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Tony Trigilio's Historic Diary reviewed in Gently Read Literature

 "The Pictures Were Just for Reference": 
Todd Mccarty on Personal Objectivity in Tony Trigilio's Historic Diary

History Diary
Tony Trigilio
BlazeVox [books], 2010


In Historic Diary, Tony Trigilio examines the tenuous boundaries between myth and fact and how perceptions sometimes have more to do with the formation of history than actual events themselves. In this second full collection of poems,Trigilio exploits the lines that divide the factual and the fictive when considering various people's connections to the Kennedy assassination. Taking its name from Lee Harvey Oswald's personal journal, Historic Diary paints a convoluted portrait of a conflicted individual. Oswald and other characters emerge as living beings instead of just suspects and bystanders in archival photos. Particularly relevant to contemporary readers, Historic Diary deftly addresses complicated questions, but even more so, this book urges readers to consider the ramifications of living in a culture over-saturated with data.

Trigilio draws extensively on research in bringing to life the characters in this work. Instead of a history that is stiff or bookish, Trigilio is able to craft living portraits of Lee Harvey Oswald, Marina Oswald and many others with a wide range of style and formal invention. Trigilio culls from diaries, letters, journals, and other accounts and grafts distinctive language into the poems to distinguish the characters.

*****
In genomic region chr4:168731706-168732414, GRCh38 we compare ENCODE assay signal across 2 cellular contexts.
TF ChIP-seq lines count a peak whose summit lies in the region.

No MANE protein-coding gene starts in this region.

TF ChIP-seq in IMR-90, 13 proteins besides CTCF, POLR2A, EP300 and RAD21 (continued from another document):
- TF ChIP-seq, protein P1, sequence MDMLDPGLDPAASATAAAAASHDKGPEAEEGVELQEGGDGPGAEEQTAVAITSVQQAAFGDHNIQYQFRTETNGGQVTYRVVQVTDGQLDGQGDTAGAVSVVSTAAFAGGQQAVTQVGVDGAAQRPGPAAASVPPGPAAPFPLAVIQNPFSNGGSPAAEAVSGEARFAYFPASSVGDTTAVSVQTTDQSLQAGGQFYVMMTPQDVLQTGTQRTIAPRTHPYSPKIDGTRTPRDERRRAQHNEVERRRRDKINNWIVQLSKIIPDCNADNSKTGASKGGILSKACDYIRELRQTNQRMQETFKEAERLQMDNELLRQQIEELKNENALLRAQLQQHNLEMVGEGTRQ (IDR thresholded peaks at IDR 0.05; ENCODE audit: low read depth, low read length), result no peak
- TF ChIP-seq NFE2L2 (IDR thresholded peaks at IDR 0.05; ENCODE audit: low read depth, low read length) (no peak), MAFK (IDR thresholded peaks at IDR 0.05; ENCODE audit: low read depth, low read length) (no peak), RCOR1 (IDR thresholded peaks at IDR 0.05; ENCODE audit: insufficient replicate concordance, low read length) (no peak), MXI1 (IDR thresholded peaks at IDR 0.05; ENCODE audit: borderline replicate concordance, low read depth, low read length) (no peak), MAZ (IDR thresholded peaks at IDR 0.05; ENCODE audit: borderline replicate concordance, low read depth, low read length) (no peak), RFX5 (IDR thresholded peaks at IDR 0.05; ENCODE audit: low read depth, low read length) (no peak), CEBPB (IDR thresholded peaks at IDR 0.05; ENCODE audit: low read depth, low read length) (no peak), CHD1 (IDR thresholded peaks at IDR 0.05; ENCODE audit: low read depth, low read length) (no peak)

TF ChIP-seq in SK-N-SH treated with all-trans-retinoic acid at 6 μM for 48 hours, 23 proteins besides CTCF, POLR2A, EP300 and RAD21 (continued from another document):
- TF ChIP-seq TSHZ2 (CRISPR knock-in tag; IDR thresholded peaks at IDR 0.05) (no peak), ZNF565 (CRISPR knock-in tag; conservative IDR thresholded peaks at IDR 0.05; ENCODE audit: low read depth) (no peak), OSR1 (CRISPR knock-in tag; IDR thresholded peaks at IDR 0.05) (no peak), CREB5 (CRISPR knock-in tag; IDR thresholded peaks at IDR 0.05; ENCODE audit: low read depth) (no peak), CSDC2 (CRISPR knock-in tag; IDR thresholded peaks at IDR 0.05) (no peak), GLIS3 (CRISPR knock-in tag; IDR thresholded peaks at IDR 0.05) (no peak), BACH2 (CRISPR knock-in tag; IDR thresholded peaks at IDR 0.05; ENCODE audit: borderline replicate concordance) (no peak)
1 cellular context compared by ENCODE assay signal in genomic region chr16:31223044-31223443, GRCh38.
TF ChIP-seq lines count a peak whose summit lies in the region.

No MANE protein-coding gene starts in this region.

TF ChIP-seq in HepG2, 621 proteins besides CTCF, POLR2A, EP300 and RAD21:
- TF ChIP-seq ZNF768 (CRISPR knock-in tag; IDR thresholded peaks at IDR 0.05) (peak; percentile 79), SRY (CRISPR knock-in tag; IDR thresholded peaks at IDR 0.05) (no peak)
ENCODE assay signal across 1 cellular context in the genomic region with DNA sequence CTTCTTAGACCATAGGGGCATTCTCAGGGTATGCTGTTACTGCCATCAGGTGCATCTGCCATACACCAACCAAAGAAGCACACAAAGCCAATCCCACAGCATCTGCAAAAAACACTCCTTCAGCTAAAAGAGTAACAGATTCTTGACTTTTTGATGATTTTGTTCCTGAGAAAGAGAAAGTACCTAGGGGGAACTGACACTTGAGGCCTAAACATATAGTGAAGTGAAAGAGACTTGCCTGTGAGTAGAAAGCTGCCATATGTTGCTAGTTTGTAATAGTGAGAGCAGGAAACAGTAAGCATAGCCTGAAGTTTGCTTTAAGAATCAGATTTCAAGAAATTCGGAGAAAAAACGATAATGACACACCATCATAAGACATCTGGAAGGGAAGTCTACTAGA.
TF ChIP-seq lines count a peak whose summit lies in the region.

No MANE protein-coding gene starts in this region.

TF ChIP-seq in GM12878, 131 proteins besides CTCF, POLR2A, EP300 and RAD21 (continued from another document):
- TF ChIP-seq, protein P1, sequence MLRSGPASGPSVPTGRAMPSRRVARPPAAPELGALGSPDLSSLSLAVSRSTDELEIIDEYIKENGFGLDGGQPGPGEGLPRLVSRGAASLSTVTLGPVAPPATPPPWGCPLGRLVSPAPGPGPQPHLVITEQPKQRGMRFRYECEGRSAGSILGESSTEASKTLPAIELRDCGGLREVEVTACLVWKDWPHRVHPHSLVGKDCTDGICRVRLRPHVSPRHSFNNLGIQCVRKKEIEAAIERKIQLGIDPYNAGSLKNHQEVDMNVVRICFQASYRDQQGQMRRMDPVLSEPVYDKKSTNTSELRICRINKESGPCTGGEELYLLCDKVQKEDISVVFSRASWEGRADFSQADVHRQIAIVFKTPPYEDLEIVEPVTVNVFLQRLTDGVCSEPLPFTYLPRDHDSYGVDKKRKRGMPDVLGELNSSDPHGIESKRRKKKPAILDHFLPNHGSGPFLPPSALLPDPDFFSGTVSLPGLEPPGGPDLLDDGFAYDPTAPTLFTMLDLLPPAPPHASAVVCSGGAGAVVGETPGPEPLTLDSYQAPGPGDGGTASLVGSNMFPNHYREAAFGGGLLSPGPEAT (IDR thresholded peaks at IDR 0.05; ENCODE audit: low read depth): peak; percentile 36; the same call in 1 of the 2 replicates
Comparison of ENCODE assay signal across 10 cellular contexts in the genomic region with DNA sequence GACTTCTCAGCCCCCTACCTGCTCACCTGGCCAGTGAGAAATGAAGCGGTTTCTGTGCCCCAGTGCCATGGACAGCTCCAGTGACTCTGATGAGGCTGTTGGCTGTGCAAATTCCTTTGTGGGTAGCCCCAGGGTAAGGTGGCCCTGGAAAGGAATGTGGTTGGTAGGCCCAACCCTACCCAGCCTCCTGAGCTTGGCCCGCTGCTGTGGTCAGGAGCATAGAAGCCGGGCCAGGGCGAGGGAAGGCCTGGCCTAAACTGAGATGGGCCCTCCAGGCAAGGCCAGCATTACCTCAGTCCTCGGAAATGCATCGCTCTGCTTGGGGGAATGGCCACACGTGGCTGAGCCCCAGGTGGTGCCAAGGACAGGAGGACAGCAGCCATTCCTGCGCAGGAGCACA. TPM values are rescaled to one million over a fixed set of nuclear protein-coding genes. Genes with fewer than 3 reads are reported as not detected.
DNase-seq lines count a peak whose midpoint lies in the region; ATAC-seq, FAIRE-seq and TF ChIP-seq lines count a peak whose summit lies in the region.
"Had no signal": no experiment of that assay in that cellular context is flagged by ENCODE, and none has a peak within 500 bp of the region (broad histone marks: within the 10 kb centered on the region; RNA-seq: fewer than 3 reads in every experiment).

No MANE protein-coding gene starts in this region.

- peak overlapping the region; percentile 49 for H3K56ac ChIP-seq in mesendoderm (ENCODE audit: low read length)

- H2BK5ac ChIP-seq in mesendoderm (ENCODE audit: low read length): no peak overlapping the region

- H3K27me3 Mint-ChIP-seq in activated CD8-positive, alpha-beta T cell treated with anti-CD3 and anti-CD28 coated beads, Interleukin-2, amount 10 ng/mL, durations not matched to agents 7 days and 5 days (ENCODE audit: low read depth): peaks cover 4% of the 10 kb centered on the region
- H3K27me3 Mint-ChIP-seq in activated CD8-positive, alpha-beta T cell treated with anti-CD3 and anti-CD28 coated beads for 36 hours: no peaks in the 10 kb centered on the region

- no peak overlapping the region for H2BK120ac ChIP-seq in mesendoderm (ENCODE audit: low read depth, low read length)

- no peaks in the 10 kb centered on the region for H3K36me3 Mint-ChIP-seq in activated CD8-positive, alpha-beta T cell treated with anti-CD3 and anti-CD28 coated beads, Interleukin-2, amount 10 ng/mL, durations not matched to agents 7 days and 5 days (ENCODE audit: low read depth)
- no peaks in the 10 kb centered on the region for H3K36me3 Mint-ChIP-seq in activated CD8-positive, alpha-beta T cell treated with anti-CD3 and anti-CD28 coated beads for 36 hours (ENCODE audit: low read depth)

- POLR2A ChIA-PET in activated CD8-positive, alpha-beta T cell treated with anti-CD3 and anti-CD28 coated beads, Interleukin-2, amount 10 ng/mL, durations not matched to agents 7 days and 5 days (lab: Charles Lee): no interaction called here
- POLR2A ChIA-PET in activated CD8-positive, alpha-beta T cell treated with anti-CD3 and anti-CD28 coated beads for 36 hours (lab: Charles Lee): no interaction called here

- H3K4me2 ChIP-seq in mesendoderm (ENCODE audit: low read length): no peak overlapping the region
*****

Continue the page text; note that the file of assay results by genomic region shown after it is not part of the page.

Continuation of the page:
In the poem, "I Locked Him in the Bathroom to Stop Him from Seeing Richard Nixon," Marina Oswald, Lee Harvey's wife, is speaking about when Lee tried to go see Richard Nixon, but Marina suspects he intends to shoot Nixon and locks him in the bathroom to prevent a disaster:

I held on hard but it's a cheap door, the knob shook
in my hand like it was stuck in butter. He could've

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Tony Trigilio’s books include the poetry collection The Lama’s English Lessons (Three Candles Press) and the critical monograph Allen Ginsberg’s Buddhist Poetics (Southern Illinois University Press).  With Tim Prchal, he co-editedVisions and Divisions: American Immigration Literature, 1870-1930 (Rutgers University Press).  He is a member of the core poetry faculty at Columbia College Chicago, and is a co-founder and co-editor of Court Green.          

Book Information:

· Paperback: 118 pages
· Binding: Perfect-Bound
· Publisher: BlazeVOX [books] 
· ISBN: 978-1-60964-012-5

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